Botswana’s 1,758-Carat Grey-Black Diamond Is the Star of Naming Competition
The massive 1,758-carat diamond recovered in April at the Karowe mine in Botswana will soon have a name thanks to a competition hosted by Lucara Diamond Corp.
The mining company is promising a $3,000 cash prize and a tour of the mine to the Botswana citizen who comes up with the best name for a grey-black gem that has the distinction of being the second-largest diamond ever discovered. Only the 3,106-carat Cullinan, found in South Africa in 1905, was larger.
The name must be in Setswana, the national language of Botswana, according to the official rules. Entrants must state why they chose that particular name, the meaning of the name and what the chosen name signifies. The competition runs through June 14. The winner will be honored at a gala dinner, where the grand prize will be presented.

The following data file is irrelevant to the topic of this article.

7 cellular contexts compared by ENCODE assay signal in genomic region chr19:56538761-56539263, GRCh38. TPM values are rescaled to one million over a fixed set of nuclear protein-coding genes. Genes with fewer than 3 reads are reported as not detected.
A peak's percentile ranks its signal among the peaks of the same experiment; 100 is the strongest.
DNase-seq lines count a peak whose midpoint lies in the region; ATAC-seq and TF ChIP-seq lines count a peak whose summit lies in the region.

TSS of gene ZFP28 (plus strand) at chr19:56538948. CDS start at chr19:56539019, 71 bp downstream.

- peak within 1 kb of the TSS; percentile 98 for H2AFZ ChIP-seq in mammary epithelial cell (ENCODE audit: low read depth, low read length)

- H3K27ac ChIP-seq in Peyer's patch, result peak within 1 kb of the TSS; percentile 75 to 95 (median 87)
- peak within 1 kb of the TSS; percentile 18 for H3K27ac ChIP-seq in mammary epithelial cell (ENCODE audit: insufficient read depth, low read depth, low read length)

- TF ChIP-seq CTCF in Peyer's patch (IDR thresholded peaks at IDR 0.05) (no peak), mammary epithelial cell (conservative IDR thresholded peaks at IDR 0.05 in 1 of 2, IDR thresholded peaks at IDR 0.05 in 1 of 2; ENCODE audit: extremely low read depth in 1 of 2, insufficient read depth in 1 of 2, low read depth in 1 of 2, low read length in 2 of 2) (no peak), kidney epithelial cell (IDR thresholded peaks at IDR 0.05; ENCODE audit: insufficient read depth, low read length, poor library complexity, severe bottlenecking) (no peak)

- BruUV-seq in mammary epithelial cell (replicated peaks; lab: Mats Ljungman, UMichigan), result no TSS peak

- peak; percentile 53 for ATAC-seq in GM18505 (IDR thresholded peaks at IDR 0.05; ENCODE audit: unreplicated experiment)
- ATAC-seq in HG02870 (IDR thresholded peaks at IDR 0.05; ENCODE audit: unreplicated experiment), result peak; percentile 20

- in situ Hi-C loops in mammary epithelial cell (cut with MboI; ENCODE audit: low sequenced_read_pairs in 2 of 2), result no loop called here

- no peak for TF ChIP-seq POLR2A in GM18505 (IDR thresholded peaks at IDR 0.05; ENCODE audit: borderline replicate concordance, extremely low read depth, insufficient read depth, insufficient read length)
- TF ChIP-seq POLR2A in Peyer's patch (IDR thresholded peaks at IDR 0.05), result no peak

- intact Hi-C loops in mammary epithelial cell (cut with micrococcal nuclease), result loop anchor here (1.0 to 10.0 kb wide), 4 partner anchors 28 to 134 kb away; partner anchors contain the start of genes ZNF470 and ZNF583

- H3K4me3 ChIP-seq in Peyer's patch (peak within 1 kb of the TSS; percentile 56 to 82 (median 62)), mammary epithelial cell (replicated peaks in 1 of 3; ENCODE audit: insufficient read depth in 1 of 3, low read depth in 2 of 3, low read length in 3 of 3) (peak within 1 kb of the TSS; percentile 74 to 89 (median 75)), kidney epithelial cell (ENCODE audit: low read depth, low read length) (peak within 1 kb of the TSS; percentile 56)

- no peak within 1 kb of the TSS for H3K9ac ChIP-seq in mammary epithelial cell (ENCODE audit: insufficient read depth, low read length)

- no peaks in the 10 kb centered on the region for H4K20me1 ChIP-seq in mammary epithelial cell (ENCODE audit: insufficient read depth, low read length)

This is not the first time Lucara has hosted a naming competition. In 2016, after the discovery of a 1,109-carat gem-quality white diamond at the same Karowe mine, Lucara execs offered a similar reward.
Thembani Moitlhobogi won 25,000 Pula (about $2,215) after five judges picked his recommended name, “Lesedi La Rona,” which means “Our Light” in Setswana, from more than 11,000 entries.
“Lesedi La Rona symbolizes the pride and history of the people of Botswana,” Lucara CEO William Lamb said at the time. “The outpouring of pride and patriotism shown by all the participants in the contest was incredible.”
Prior to the naming of Lesedi La Rona, Lucara had called on Botswana’s school children to help rename it AK6 mine. “Karowe,” which means “precious stone” in the local language, was picked as the winning entry and the victorious students earned computers for their school.
The star of Lucara’s current naming competition is the size of a tennis ball and weighs about 12.4 ounces. The stone is being characterized as “near” gem quality with “domains of high-quality white gem.” Lucara has yet to estimate its value.